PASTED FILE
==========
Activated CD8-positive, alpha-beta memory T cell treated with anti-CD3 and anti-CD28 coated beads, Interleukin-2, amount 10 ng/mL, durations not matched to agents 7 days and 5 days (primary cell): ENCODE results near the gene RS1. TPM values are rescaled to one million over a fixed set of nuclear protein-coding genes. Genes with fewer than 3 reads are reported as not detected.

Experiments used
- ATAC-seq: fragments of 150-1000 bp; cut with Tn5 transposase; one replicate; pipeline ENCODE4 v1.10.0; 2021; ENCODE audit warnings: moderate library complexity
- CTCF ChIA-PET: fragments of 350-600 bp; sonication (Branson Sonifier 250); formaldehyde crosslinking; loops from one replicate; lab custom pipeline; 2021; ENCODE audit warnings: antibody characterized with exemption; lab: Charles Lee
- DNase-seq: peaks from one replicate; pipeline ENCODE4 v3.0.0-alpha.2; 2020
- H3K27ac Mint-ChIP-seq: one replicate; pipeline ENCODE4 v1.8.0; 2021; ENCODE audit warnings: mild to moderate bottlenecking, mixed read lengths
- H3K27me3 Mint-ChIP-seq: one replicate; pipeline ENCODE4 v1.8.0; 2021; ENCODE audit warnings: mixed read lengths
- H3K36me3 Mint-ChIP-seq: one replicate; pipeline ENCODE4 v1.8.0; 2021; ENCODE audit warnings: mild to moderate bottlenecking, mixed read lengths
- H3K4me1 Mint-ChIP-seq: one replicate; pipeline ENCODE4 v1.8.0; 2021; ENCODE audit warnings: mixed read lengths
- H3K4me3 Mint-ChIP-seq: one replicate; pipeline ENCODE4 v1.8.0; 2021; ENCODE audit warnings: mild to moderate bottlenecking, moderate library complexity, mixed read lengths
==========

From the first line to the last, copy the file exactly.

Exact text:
Activated CD8-positive, alpha-beta memory T cell treated with anti-CD3 and anti-CD28 coated beads, Interleukin-2, amount 10 ng/mL, durations not matched to agents 7 days and 5 days (primary cell): ENCODE results near the gene RS1. TPM values are rescaled to one million over a fixed set of nuclear protein-coding genes. Genes with fewer than 3 reads are reported as not detected.

Experiments used
- ATAC-seq: fragments of 150-1000 bp; cut with Tn5 transposase; one replicate; pipeline ENCODE4 v1.10.0; 2021; ENCODE audit warnings: moderate library complexity
- CTCF ChIA-PET: fragments of 350-600 bp; sonication (Branson Sonifier 250); formaldehyde crosslinking; loops from one replicate; lab custom pipeline; 2021; ENCODE audit warnings: antibody characterized with exemption; lab: Charles Lee
- DNase-seq: peaks from one replicate; pipeline ENCODE4 v3.0.0-alpha.2; 2020
- H3K27ac Mint-ChIP-seq: one replicate; pipeline ENCODE4 v1.8.0; 2021; ENCODE audit warnings: mild to moderate bottlenecking, mixed read lengths
- H3K27me3 Mint-ChIP-seq: one replicate; pipeline ENCODE4 v1.8.0; 2021; ENCODE audit warnings: mixed read lengths
- H3K36me3 Mint-ChIP-seq: one replicate; pipeline ENCODE4 v1.8.0; 2021; ENCODE audit warnings: mild to moderate bottlenecking, mixed read lengths
- H3K4me1 Mint-ChIP-seq: one replicate; pipeline ENCODE4 v1.8.0; 2021; ENCODE audit warnings: mixed read lengths
- H3K4me3 Mint-ChIP-seq: one replicate; pipeline ENCODE4 v1.8.0; 2021; ENCODE audit warnings: mild to moderate bottlenecking, moderate library complexity, mixed read lengths